Peshwar: A Pakistani Taliban spokesman on Sunday denied an earlier announcement by the militant group's deputy chief that it was holding peace talks with the government. (Agencies)
The conflicting claims are a clear sign of splits within the movement, which could make it harder for Islamabad to strike a deal to end the violent insurgency gripping the country. At the same time, the cracks could make it easier to suppress the insurgency militarily.
Pakistan's conflict with its branch of the Taliban is closely linked to the American-led war in neighboring Afghanistan. Past informal cease-fires have made it easier for Afghan militants sheltered by their Pakistani counterparts to attack US forces across the border making potential peace talks between Islamabad and the Pakistani Taliban a possible cause of concern in Washington.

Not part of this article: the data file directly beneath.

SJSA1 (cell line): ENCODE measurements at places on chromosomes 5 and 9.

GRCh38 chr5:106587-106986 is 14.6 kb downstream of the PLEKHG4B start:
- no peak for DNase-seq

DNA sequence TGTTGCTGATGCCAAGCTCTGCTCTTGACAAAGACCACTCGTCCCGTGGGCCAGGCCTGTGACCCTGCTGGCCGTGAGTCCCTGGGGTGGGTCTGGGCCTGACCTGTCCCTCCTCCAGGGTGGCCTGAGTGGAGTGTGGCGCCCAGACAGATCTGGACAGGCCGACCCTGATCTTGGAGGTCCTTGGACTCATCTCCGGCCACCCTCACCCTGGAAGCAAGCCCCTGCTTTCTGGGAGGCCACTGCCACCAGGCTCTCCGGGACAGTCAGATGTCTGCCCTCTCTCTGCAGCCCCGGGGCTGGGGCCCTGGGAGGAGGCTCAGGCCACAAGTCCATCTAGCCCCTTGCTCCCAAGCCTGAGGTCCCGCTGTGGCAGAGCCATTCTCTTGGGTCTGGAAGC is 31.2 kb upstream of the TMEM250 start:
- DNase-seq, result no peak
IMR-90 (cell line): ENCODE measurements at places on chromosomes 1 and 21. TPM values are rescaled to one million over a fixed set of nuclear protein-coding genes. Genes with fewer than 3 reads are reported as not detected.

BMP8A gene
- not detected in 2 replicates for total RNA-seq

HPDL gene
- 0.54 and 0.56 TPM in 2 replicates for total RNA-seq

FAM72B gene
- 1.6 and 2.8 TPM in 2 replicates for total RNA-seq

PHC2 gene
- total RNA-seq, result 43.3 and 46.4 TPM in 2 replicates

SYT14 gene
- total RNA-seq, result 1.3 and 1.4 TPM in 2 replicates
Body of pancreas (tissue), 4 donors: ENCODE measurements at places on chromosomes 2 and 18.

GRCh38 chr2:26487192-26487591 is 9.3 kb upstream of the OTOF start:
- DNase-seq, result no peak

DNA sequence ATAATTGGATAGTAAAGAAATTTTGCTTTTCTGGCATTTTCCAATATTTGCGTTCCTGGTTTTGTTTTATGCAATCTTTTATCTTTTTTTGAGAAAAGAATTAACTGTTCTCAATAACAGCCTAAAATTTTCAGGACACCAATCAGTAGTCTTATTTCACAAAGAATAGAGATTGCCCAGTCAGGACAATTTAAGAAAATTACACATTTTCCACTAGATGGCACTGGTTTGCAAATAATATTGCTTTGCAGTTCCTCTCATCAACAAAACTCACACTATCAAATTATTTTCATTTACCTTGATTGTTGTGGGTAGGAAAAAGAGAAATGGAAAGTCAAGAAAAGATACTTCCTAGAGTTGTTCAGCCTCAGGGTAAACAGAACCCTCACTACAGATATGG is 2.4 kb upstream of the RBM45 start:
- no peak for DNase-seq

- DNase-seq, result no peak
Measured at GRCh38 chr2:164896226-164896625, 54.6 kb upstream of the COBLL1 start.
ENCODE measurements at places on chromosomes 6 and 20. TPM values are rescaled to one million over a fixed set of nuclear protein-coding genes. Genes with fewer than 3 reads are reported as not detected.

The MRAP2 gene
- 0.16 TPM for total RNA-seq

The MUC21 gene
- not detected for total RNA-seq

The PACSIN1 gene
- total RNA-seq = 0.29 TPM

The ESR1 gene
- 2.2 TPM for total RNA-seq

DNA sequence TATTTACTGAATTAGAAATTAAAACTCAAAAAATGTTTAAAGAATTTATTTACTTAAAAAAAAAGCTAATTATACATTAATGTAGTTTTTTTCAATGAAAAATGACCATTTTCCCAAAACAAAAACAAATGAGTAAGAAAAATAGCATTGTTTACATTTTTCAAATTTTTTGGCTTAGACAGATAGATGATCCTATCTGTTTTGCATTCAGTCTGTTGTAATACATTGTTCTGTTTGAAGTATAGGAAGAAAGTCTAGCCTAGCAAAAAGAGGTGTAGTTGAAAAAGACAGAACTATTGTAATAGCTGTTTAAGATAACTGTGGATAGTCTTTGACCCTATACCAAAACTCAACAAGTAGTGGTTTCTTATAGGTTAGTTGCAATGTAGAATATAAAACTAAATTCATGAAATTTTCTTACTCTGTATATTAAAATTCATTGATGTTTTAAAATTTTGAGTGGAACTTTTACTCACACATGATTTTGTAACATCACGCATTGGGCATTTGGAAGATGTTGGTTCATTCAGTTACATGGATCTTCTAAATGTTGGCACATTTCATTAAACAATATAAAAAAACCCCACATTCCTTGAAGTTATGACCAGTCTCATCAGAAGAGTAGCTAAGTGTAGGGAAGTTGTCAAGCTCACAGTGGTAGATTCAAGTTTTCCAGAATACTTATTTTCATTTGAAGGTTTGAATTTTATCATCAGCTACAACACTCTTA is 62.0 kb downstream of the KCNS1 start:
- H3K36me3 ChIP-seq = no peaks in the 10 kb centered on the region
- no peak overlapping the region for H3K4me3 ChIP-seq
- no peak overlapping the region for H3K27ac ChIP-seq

From Islamabad's perspective, rising anger against the US increases the incentive to cut a deal with the Pakistani Taliban, as many blame the conflict on their government's alliance with Washington.
However, the government's ability to negotiate with the clandestine militant movement will be made vastly more complicated by the Taliban's murky command structure, and the difficulty in telling whether commanders who say they are willing to make peace actually have any authority on the ground.
Maulvi Faqir Mohammed, who has been recognised by both militants and officials as the deputy chief of the Pakistani Taliban, said on Saturday that the group was in negotiations with the government.
Mohammed, the first named commander to confirm talks, said an agreement to end the country's brutal four-year insurgency was within striking distance.
Peshwar: A Pakistani Taliban spokesman on Sunday denied an earlier announcement by the militant group's deputy chief that it was holding peace talks with the government.